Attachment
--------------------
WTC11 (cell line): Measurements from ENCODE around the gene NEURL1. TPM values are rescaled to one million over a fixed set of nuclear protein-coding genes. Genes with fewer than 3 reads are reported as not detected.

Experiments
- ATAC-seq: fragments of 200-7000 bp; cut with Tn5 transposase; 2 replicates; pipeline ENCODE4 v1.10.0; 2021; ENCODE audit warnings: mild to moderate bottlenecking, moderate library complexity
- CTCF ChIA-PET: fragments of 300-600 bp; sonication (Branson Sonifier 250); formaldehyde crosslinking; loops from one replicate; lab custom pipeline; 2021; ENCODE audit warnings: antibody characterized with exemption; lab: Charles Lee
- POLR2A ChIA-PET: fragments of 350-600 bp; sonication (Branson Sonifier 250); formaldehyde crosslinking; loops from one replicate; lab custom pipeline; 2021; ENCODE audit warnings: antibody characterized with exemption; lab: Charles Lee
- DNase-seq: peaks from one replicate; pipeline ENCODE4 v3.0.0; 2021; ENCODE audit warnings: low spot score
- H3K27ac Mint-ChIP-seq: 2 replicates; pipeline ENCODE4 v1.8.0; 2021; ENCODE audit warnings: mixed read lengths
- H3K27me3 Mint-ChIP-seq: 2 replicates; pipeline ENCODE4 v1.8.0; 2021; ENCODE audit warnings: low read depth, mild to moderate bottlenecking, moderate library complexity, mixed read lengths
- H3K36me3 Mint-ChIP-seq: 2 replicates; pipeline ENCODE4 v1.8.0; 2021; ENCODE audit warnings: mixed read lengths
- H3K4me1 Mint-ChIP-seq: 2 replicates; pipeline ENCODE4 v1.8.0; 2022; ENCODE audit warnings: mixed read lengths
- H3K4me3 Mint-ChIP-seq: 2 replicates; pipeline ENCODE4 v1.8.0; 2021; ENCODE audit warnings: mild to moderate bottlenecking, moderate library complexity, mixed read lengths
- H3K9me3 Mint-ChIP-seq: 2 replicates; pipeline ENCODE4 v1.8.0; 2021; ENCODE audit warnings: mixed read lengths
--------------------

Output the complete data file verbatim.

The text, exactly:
WTC11 (cell line): Measurements from ENCODE around the gene NEURL1. TPM values are rescaled to one million over a fixed set of nuclear protein-coding genes. Genes with fewer than 3 reads are reported as not detected.

Experiments
- ATAC-seq: fragments of 200-7000 bp; cut with Tn5 transposase; 2 replicates; pipeline ENCODE4 v1.10.0; 2021; ENCODE audit warnings: mild to moderate bottlenecking, moderate library complexity
- CTCF ChIA-PET: fragments of 300-600 bp; sonication (Branson Sonifier 250); formaldehyde crosslinking; loops from one replicate; lab custom pipeline; 2021; ENCODE audit warnings: antibody characterized with exemption; lab: Charles Lee
- POLR2A ChIA-PET: fragments of 350-600 bp; sonication (Branson Sonifier 250); formaldehyde crosslinking; loops from one replicate; lab custom pipeline; 2021; ENCODE audit warnings: antibody characterized with exemption; lab: Charles Lee
- DNase-seq: peaks from one replicate; pipeline ENCODE4 v3.0.0; 2021; ENCODE audit warnings: low spot score
- H3K27ac Mint-ChIP-seq: 2 replicates; pipeline ENCODE4 v1.8.0; 2021; ENCODE audit warnings: mixed read lengths
- H3K27me3 Mint-ChIP-seq: 2 replicates; pipeline ENCODE4 v1.8.0; 2021; ENCODE audit warnings: low read depth, mild to moderate bottlenecking, moderate library complexity, mixed read lengths
- H3K36me3 Mint-ChIP-seq: 2 replicates; pipeline ENCODE4 v1.8.0; 2021; ENCODE audit warnings: mixed read lengths
- H3K4me1 Mint-ChIP-seq: 2 replicates; pipeline ENCODE4 v1.8.0; 2022; ENCODE audit warnings: mixed read lengths
- H3K4me3 Mint-ChIP-seq: 2 replicates; pipeline ENCODE4 v1.8.0; 2021; ENCODE audit warnings: mild to moderate bottlenecking, moderate library complexity, mixed read lengths
- H3K9me3 Mint-ChIP-seq: 2 replicates; pipeline ENCODE4 v1.8.0; 2021; ENCODE audit warnings: mixed read lengths